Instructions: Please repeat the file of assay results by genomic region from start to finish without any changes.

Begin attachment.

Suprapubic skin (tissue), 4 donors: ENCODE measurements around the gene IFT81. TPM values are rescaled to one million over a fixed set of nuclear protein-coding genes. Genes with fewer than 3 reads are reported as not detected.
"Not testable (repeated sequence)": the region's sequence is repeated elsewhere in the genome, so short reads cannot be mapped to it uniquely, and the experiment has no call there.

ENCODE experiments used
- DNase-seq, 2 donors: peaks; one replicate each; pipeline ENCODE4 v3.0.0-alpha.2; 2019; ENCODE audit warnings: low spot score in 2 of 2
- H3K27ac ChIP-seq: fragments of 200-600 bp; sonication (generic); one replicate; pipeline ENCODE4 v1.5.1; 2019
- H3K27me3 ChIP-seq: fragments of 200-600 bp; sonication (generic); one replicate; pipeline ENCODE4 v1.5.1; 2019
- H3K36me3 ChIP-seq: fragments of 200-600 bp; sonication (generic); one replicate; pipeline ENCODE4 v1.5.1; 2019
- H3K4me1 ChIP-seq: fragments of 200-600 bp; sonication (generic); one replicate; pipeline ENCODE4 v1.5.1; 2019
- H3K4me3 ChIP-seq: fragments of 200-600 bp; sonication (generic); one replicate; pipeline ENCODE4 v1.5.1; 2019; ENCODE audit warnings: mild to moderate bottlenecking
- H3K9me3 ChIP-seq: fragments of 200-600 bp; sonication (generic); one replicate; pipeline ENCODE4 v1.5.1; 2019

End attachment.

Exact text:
Suprapubic skin (tissue), 4 donors: ENCODE measurements around the gene IFT81. TPM values are rescaled to one million over a fixed set of nuclear protein-coding genes. Genes with fewer than 3 reads are reported as not detected.
"Not testable (repeated sequence)": the region's sequence is repeated elsewhere in the genome, so short reads cannot be mapped to it uniquely, and the experiment has no call there.

ENCODE experiments used
- DNase-seq, 2 donors: peaks; one replicate each; pipeline ENCODE4 v3.0.0-alpha.2; 2019; ENCODE audit warnings: low spot score in 2 of 2
- H3K27ac ChIP-seq: fragments of 200-600 bp; sonication (generic); one replicate; pipeline ENCODE4 v1.5.1; 2019
- H3K27me3 ChIP-seq: fragments of 200-600 bp; sonication (generic); one replicate; pipeline ENCODE4 v1.5.1; 2019
- H3K36me3 ChIP-seq: fragments of 200-600 bp; sonication (generic); one replicate; pipeline ENCODE4 v1.5.1; 2019
- H3K4me1 ChIP-seq: fragments of 200-600 bp; sonication (generic); one replicate; pipeline ENCODE4 v1.5.1; 2019
- H3K4me3 ChIP-seq: fragments of 200-600 bp; sonication (generic); one replicate; pipeline ENCODE4 v1.5.1; 2019; ENCODE audit warnings: mild to moderate bottlenecking
- H3K9me3 ChIP-seq: fragments of 200-600 bp; sonication (generic); one replicate; pipeline ENCODE4 v1.5.1; 2019